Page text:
By Andrew Hayley
YULIN, China (Reuters) – China is pushing automated technology to improve the safety and efficiency of its coal mining industry, the world’s largest, which has long been plagued by safety lapses.
At the Hongliulin mine, run by state-owned Shaanxi Coal Group, telecoms equipment giant Huawei Technologies has installed 5G technology that reduces the number of workers underground, replacing them with machines directed from the comfort of air-conditioned “virtual mines” on the site’s surface.
The system, in place for a year, has reduced the number of underground workers by 18%, according to Huawei, which is diversifying into smart mining, infrastructure and energy systems after several rounds of U.S. restrictions cut it off from technology essential to its once dominant handset business.
“No person working underground. That is our ultimate goal”, Shi Chao, director of the intelligence department at the Hongliulin mine, said during a media tour this week.
The nearby Xiaobaodang mine, also owned by Shaanxi Coal, has cut its underground staff by 42%.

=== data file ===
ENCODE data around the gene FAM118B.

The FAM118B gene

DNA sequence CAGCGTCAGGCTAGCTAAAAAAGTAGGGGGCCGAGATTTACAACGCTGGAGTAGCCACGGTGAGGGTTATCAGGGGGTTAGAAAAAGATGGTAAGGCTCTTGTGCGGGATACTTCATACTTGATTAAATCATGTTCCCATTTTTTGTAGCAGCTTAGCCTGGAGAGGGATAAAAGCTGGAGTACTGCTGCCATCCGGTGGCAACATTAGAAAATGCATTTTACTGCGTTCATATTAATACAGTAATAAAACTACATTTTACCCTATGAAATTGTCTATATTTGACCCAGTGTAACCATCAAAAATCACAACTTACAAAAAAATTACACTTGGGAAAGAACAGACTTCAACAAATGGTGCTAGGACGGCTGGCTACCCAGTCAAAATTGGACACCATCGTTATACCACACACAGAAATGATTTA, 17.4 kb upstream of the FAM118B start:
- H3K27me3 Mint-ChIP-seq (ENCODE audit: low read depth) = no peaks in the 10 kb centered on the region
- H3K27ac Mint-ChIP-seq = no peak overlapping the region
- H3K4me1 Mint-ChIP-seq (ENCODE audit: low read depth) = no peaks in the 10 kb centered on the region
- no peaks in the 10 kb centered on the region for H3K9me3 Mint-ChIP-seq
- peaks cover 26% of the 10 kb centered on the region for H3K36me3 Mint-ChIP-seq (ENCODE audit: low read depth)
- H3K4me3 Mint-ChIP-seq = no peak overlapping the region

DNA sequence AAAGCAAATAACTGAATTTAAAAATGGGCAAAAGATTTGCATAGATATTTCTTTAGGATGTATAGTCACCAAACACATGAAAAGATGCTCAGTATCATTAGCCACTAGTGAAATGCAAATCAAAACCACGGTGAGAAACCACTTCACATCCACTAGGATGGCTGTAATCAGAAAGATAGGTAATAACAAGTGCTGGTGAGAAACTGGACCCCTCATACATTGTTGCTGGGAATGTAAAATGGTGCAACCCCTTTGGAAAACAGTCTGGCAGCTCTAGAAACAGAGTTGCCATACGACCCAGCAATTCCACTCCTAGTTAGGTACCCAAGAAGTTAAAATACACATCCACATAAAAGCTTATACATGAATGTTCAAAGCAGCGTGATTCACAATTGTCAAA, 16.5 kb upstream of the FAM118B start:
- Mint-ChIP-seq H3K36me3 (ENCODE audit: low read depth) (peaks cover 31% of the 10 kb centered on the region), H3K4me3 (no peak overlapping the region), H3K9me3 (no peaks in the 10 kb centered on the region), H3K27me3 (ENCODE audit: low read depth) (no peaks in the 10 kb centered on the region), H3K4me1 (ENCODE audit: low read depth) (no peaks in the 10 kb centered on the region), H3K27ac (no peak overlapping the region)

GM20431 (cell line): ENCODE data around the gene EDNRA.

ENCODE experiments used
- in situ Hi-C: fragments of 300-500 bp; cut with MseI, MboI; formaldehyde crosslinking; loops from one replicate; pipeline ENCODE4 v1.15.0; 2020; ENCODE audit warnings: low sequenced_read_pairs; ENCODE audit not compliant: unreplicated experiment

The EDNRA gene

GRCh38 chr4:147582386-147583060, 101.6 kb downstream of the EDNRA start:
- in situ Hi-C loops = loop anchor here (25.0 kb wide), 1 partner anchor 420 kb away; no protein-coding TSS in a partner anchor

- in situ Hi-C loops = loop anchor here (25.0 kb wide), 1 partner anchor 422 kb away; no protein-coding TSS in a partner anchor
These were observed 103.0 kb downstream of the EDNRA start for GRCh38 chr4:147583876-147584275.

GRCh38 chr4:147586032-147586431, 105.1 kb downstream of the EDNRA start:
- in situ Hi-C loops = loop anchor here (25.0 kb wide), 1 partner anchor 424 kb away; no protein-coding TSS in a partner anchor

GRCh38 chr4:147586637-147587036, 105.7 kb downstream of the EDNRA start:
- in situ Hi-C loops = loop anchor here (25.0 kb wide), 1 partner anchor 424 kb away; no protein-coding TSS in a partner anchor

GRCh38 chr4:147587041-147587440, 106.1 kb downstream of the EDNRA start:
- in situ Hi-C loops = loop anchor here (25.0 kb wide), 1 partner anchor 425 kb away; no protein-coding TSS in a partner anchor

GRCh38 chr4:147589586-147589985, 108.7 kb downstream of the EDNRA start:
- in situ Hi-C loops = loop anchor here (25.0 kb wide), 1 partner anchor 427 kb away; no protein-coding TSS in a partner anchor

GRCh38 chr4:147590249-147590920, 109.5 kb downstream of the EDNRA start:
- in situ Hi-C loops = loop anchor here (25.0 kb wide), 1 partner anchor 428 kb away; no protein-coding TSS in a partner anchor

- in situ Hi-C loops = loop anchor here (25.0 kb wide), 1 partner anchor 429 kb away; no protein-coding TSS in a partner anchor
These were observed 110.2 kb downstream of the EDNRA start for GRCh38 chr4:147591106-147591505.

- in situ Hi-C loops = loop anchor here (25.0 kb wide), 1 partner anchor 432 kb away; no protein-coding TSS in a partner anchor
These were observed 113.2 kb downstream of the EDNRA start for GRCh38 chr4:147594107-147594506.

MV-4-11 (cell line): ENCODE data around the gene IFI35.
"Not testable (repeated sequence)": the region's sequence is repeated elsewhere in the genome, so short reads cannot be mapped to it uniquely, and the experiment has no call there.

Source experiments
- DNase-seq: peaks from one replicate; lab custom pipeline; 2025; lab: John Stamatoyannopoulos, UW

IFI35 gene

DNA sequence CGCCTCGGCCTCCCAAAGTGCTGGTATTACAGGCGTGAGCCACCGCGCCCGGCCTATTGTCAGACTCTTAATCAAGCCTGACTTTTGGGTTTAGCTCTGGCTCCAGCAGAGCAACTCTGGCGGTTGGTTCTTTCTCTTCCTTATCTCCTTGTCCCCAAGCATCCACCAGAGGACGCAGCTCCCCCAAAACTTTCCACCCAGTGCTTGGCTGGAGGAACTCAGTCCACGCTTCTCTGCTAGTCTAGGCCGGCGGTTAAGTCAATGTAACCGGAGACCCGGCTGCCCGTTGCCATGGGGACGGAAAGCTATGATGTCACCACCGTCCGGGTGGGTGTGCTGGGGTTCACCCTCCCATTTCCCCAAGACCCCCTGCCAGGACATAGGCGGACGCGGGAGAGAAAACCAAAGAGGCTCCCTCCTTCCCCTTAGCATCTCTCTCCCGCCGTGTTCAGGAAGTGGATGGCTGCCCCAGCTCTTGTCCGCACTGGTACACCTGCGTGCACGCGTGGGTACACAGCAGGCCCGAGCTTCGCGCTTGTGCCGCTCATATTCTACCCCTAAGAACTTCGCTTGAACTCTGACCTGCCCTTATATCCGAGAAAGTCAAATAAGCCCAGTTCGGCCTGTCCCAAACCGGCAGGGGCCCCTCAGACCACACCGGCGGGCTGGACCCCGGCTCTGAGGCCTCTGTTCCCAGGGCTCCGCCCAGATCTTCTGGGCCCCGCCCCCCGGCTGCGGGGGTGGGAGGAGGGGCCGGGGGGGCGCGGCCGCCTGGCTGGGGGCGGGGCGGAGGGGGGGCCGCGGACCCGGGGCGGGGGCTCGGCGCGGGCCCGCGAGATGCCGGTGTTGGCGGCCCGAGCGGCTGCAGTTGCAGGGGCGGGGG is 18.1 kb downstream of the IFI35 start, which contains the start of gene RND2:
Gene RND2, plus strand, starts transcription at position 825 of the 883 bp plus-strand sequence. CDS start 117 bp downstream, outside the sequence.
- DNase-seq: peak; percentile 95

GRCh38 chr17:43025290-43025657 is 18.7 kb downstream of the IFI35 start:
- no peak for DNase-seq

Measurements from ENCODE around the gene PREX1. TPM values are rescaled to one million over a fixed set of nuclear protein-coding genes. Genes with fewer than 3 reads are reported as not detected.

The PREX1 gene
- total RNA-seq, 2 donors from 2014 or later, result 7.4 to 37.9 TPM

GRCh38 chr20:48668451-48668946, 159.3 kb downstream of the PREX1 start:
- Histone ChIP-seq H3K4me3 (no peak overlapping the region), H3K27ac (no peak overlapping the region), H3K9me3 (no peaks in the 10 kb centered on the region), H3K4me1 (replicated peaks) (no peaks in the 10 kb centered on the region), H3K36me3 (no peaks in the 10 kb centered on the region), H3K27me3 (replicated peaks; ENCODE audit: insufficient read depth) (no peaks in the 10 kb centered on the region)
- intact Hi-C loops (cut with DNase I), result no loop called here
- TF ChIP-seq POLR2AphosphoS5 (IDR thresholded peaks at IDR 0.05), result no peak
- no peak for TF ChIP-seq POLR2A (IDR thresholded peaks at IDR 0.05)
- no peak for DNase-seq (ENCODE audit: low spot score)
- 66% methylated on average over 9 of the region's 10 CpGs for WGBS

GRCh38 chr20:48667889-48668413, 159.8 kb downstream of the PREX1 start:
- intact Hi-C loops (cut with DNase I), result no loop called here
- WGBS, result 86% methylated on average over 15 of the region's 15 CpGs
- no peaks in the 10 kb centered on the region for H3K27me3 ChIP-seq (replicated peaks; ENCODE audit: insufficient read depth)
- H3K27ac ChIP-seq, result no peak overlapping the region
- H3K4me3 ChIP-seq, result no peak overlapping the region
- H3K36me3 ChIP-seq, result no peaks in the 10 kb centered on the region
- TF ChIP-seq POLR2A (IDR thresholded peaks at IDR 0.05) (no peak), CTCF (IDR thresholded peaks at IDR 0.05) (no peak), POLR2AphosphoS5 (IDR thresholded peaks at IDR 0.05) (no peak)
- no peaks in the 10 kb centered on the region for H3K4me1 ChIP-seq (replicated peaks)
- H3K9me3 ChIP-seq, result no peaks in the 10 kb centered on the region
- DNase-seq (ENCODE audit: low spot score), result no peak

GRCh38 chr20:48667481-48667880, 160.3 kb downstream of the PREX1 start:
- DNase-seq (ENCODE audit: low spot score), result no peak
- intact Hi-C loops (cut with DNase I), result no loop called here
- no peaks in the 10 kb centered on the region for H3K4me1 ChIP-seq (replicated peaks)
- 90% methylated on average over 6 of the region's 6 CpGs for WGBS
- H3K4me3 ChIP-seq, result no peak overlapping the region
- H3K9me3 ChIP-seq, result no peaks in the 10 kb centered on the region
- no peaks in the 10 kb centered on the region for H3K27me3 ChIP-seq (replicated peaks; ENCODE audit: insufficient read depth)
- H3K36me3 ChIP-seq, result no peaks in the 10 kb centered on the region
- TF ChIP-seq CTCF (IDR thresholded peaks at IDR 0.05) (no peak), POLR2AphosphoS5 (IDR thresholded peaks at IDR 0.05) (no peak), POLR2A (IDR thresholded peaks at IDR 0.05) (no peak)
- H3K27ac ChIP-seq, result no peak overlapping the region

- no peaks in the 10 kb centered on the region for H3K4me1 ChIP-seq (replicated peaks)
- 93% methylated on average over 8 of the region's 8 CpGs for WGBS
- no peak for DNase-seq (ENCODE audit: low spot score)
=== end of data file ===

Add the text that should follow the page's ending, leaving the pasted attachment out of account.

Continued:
The project in China comes after a more than decade-long push by top global miners like Rio Tinto and BHP Group to add automation to improve safety, cut costs and better attract workers.
Coal mines in China, which produced more than half the world’s coal last year, are among the deadliest, with accidents causing almost 250 deaths in 2022, a six-year high.
China’s National Energy Administration is urging miners to accelerate their adoption of “smart mining” technology in a bid to improve safety and efficiency as coal output grows with Beijing’s efforts to bolster energy security even as it expands its use of renewable sources.
“Mining is a highly regulated industry – the regulator has a very strong voice in this, especially in China,” said Xu Jun, chief technology officer of Huawei’s mines team during the mine tour in China’s northwestern Shaanxi province.
The miner declined to comment on cost savings, but use of 5G-enabled automated mining systems from China Mobile and ZTE in the nearby Dahaize coal mine reduced coal costs by 12 yuan per tonne ($1.84) and labour costs by 20 million yuan ($2.89 million) per year, according to a 2021 study by GSMA, a global smart mobile networks industry association.
Huawei says the Hongliulin mine spent about 200 million yuan on installing intelligent mining.
More than 1,000 Chinese coal faces with total production capacity of 620 million tonnes per year now use smart technology, the National Energy Administration said this month, accounting for around 14% of last year’s output.
The market could be worth 600 billion yuan, Xinda Securities estimated last year, based on demand from 3,000 mines.
(Reporting by Andrew Hayley; additional reporting by Amy Lv in Beijing and Muyu Xu in Singapore; Editing by Jamie Freed)